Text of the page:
It contains one hour presentation about yourself, basically a 5min intro–who you are, where you come from, what did you do, you can be creative as much as you like. Then, another 25 or 30 minutes you’ll present your design exercise in front of 30–35 designers where you explain why did you come up with such a design solution or proposal. They usually ask questions and challenge decisions you made. It’s not just about the design, it’s about how you can sell yourself up, how you can communicate and back your decisions, whether you can step back and think holistically about an entire problem rather than just about a design process that you are trying to solve. Their real job is to push you out of your comfort zone, so they see how fast and flexible you can tackle the problem and be ready to just show how you think and adapt. The rest of the hour is your presentation of your most recent projects. At this point, the real fun starts. You have scheduled individual, five-six 45-mins one-on-one interviews with Senior Designers or Design Managers/Directors.

That can be quite exhausting.

It is not an easy day. I think it can be very exhausting but it is very well balanced and you get to meet a lot of inspiring creative people like you. There is a lot of opportunity, but at the same time it is not automatic or an easy thing to get hired. There are a lot of people who are trying to get hired, and it is tough. I feel that the process is fair and really tests you out whether you are ready to support the team and to deliver the job. There’s always one question you really need to answer as a hiring person: “Would I like that person to join my team and work with me?” If you know the answer at this point, it’s pretty straightforward.

Do you remember the moment when you got the call or the e-mail that you got accepted?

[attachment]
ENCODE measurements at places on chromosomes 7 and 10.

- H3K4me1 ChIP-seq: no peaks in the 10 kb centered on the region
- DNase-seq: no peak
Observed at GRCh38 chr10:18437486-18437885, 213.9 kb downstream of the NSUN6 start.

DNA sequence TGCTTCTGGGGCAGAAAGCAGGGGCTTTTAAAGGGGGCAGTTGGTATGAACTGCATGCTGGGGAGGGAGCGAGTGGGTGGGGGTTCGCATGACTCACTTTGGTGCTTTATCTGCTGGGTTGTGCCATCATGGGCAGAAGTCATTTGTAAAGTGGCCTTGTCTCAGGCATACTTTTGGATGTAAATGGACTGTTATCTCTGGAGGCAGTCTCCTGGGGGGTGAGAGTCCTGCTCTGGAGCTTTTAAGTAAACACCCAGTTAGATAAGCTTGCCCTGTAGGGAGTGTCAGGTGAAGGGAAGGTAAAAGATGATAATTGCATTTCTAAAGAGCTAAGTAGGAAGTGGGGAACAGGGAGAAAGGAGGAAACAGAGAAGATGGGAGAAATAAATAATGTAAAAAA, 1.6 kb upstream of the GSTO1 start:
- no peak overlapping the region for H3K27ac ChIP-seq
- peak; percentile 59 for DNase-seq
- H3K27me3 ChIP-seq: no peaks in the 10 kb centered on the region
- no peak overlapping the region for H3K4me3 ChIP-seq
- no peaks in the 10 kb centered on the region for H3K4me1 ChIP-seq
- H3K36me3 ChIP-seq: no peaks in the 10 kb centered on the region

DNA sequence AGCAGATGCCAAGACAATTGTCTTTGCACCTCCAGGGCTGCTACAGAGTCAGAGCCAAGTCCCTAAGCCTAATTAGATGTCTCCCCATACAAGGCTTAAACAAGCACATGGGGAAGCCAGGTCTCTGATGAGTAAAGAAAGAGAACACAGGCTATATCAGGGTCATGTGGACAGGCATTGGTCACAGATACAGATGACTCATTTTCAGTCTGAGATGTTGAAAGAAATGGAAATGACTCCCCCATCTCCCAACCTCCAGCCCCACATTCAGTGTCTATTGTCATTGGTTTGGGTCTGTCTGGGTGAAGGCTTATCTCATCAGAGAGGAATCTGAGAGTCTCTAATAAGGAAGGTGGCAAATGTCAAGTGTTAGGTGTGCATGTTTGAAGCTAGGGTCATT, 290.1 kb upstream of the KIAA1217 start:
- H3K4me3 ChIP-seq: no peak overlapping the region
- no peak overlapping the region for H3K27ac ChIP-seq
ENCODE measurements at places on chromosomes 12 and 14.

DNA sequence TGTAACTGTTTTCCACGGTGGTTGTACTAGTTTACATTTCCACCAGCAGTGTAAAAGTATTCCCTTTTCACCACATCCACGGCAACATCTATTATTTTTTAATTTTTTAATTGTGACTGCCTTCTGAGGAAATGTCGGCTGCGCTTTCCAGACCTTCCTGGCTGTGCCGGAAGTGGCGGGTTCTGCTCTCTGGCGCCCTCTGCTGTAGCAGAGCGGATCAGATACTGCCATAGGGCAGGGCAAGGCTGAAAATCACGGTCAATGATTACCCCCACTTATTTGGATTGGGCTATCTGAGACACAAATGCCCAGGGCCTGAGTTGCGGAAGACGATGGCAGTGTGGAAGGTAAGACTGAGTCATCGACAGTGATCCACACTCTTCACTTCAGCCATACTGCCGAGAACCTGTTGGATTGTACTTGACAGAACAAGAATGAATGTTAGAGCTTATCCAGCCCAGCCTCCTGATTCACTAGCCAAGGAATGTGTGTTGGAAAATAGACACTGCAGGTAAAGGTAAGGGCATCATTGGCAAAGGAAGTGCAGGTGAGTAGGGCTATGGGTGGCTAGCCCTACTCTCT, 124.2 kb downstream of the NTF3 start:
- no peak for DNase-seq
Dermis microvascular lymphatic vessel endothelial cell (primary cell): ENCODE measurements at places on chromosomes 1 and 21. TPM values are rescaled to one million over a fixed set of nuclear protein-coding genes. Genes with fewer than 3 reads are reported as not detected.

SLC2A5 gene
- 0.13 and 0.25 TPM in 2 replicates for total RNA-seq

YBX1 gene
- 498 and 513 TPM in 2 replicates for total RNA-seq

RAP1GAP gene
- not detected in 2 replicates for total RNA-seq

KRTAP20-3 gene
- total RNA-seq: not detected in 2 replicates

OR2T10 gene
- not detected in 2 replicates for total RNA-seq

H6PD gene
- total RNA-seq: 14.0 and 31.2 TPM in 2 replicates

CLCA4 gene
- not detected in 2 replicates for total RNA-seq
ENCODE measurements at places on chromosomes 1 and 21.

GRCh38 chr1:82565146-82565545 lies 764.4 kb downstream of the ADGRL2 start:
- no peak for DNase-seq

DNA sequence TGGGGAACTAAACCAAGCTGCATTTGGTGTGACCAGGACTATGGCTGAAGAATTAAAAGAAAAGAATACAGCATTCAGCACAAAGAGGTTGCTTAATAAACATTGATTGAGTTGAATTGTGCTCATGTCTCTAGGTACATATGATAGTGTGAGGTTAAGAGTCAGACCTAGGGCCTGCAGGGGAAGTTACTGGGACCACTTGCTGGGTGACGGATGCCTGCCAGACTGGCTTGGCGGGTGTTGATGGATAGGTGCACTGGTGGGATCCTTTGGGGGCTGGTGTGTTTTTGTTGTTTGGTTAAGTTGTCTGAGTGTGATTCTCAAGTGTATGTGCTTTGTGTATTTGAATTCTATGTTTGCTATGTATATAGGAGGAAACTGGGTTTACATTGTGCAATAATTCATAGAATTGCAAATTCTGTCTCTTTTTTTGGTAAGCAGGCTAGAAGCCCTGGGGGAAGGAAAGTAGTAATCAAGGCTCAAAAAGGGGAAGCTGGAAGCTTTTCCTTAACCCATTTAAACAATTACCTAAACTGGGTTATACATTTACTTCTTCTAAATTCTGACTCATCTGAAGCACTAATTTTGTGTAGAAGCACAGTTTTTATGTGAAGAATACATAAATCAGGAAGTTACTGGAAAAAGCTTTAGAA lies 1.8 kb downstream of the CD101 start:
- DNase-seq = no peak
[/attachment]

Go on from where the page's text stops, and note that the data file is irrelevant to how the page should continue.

I didn´t get a call, neither an e-mail.

Did you get a LinkedIn message?

Neither that. It happened slightly different in my case. I believe my interview went really well, and I met some great people such as design director and some of the senior designers. I felt like these are the people I really wanted to work with and learn from. I have always been fan of LinkedIn product.

To be honest, at that point I had already offers from other places, but LinkedIn and the people I had interviews with, were a great combo for me. At the end of the day, I kind of knew things went well, and they wanted to move forward. So I got the offer.

Michal Vasko

I went to the school just to sign up and check things out.”

Can we get back to the past of yours? When did your story as a designer start? What was the path from Slovakia to Silicon Valley?

The journey from Spisska Nova Ves to Silicon Valley:) Somehow the path was very natural, to be honest. I never really studied design, I’m one of those self-taught designers. Sketching and drawing carried me throughout my whole childhood. The passion has evolved into digital, and I have to admit I was fortunate enough that my parents bought me and my sister a computer in our early age.